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Frederick H. Dyer, Compendium of the War of the Rebellion: Regimental Histories 578 578 Browse Search
The Atlanta (Georgia) Campaign: May 1 - September 8, 1864., Part I: General Report. (ed. Maj. George B. Davis, Mr. Leslie J. Perry, Mr. Joseph W. Kirkley) 41 41 Browse Search
Southern Historical Society Papers, Volume 27. (ed. Reverend J. William Jones) 37 37 Browse Search
Alfred Roman, The military operations of General Beauregard in the war between the states, 1861 to 1865 21 21 Browse Search
Robert Underwood Johnson, Clarence Clough Buell, Battles and Leaders of the Civil War. Volume 4. 15 15 Browse Search
Capt. Calvin D. Cowles , 23d U. S. Infantry, Major George B. Davis , U. S. Army, Leslie J. Perry, Joseph W. Kirkley, The Official Military Atlas of the Civil War 13 13 Browse Search
Southern Historical Society Papers, Volume 22. (ed. Reverend J. William Jones) 10 10 Browse Search
Edward L. Pierce, Memoir and letters of Charles Sumner: volume 3 10 10 Browse Search
General Joseph E. Johnston, Narrative of Military Operations During the Civil War 9 9 Browse Search
Rebellion Record: a Diary of American Events: Documents and Narratives, Volume 11. (ed. Frank Moore) 9 9 Browse Search
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Southern Historical Society Papers, Volume 1. (ed. Reverend J. William Jones), Diary of Robert E. Park, Macon, Georgia, late Captain Twelfth Alabama regiment, Confederate States army. (search)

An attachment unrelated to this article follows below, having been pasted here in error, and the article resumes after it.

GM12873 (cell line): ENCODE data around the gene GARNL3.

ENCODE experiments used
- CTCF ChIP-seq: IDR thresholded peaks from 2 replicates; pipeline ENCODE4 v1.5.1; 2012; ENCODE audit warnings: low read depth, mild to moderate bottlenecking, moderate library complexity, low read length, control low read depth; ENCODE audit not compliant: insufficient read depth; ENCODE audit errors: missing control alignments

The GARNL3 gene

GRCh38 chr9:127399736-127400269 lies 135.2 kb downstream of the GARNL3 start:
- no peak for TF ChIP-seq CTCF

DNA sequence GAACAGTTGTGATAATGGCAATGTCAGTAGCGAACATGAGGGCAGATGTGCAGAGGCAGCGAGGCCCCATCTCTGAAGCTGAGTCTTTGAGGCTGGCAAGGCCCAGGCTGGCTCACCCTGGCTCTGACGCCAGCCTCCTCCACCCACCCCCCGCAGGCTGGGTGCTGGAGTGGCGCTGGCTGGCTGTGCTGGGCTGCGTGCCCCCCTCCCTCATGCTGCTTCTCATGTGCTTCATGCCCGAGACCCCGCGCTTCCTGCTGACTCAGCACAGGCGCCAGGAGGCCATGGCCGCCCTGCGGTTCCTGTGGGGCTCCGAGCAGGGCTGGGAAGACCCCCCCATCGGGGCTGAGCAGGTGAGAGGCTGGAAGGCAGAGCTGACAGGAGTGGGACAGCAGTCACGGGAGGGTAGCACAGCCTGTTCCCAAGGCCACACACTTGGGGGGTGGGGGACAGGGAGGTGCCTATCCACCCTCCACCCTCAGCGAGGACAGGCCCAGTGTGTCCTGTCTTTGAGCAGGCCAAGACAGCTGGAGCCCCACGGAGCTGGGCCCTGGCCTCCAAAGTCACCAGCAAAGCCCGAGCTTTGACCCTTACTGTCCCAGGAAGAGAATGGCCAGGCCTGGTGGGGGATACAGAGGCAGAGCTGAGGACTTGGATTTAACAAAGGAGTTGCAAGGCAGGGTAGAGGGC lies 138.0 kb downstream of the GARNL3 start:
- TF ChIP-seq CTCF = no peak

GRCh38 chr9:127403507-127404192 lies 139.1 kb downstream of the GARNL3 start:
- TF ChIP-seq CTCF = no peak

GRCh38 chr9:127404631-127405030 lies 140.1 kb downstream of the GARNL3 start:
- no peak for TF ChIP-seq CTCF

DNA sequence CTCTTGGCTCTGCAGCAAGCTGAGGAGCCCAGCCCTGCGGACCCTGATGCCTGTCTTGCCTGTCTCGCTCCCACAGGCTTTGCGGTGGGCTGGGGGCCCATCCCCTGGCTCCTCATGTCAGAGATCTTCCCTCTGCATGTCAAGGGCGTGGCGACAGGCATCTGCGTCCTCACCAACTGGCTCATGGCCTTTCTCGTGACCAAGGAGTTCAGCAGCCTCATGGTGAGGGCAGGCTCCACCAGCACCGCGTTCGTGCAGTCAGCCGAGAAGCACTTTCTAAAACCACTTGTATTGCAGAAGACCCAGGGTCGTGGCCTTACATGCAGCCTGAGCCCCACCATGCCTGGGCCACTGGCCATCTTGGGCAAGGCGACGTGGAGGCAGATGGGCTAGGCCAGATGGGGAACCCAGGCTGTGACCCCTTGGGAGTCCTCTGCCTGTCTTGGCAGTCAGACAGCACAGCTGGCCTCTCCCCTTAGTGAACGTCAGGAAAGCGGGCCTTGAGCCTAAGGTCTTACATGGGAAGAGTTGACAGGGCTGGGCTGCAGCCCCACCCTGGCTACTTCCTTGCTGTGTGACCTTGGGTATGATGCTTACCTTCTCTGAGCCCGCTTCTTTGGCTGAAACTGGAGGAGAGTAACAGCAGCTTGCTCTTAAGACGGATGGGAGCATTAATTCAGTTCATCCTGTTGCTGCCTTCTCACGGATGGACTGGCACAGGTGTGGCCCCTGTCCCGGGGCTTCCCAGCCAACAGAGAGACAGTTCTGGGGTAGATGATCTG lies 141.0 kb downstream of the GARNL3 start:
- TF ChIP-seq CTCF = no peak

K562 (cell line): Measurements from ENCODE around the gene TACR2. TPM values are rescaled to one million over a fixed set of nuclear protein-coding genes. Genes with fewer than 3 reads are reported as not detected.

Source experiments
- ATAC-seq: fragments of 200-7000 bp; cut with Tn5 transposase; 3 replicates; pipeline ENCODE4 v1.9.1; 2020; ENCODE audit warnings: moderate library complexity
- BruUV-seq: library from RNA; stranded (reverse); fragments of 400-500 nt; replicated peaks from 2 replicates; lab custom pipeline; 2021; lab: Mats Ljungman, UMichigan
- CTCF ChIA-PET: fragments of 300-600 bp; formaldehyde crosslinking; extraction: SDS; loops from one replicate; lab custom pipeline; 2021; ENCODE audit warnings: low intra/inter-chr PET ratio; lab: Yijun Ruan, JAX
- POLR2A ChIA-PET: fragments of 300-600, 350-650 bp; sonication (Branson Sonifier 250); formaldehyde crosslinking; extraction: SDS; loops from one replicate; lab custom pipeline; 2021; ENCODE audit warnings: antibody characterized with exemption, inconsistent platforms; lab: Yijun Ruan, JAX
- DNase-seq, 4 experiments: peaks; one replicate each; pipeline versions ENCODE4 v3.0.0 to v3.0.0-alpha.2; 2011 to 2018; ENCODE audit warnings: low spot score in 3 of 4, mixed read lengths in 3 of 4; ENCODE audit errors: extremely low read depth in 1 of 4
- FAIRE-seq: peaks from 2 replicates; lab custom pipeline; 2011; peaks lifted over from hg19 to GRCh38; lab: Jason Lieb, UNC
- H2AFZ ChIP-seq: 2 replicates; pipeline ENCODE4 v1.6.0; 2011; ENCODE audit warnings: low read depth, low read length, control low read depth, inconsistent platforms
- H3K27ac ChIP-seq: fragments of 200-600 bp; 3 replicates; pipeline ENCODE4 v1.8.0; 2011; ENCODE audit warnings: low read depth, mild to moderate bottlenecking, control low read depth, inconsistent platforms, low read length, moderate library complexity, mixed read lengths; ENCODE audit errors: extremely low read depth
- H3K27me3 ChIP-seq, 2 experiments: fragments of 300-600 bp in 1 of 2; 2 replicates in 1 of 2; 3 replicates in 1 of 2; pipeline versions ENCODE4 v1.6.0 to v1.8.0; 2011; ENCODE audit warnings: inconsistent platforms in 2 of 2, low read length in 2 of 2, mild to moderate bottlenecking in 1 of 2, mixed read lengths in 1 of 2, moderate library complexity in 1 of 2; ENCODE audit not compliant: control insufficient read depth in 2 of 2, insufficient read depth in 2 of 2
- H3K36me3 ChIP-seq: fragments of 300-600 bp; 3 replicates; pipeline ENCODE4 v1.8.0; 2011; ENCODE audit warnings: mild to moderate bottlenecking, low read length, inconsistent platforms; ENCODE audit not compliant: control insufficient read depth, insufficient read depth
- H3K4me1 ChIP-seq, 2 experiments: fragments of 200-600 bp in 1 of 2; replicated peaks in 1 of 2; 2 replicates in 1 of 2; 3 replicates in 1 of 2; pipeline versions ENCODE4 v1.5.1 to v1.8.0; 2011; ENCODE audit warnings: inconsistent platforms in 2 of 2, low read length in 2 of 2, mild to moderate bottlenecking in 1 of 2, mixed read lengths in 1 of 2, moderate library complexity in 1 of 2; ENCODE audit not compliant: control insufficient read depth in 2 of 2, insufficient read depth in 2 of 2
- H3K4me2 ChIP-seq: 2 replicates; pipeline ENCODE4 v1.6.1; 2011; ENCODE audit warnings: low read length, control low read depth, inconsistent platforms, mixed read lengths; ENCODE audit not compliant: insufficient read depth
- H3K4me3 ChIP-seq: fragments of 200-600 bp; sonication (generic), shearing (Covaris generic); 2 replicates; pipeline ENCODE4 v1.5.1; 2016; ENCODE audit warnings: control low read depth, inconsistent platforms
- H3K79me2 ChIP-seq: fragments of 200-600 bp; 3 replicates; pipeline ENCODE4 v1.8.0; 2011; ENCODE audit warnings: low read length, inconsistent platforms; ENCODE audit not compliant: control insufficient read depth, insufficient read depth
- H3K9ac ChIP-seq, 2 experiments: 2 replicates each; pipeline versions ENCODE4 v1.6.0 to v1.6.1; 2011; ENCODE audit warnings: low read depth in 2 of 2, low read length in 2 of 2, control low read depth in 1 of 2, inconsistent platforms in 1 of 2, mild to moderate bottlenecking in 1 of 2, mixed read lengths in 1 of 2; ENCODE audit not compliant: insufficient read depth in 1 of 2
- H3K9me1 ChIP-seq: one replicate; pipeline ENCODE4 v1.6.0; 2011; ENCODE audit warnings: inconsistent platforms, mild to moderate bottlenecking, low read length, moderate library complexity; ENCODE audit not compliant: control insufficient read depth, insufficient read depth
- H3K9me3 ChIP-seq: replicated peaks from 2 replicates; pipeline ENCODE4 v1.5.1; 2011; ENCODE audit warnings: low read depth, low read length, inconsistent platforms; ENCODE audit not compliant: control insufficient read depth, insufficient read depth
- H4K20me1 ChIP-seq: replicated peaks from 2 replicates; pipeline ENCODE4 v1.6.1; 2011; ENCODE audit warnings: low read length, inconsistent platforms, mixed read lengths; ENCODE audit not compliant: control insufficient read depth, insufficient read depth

of Orange county, Virginia, was killed. There is a report that General Early levied a contribution on Frederick City, calling for $50,000 in money, 4,500 suits of clothes, 4,000 pairs of shoes, and a quantity of bacon and flour. Battle's brigade was in line of battle all the evening, and marched from point to point, but was not actively engaged. Two divisions of the Sixth Army Corps and some hundred days men opposed our advance. The latter were very easily demoralized, and ran away. July 10th Marched nearly twenty-five miles to-day on the main road to Washington city, passing through Urbana, Hyatstown and other small places. It was a severe march. We camped near Rockville. My negro cook, Charles, left me; I sent him off to cook a chicken and some biscuits, and he failed to put in an appearance any more. My opinion is that he was enticed away or forcibly detained by some negro worshipper, as he had always been prompt and faithful, and seemed much attached to me. July 1
The Annals of the Civil War Written by Leading Participants North and South (ed. Alexander Kelly McClure), The siege of Morris Island. (search)
y picketed to prevent the enemy's spies landing to discover what we were doing. In twenty days the batteries were finished, mounting forty-eight guns and mortars, with all the appliances of bomb-proofs, magazines, etc., and each piece supplied with two hundred rounds of ammunition. So well had all our movements been concealed from the enemy that he did not dream of the existence of our batteries until they opened fire upon him. The assault was made on Morris Island the morning of the 10th of July. It was a combined attack by infantry in boats, consisting of General Strong's Brigade, and a heavy cannonade from our batteries. The infantry embarked during the night of the 9th, on Folly river, and at daylight in the morning lay in Light House Inlet, off the southwestern point of the island. General Truman B. Seymour came into the batteries just before daylight, impatient for the bombardment to open. The night before, the brush in front of the batteries had been cut away, and the e
The Annals of the Civil War Written by Leading Participants North and South (ed. Alexander Kelly McClure), The First cavalry. (search)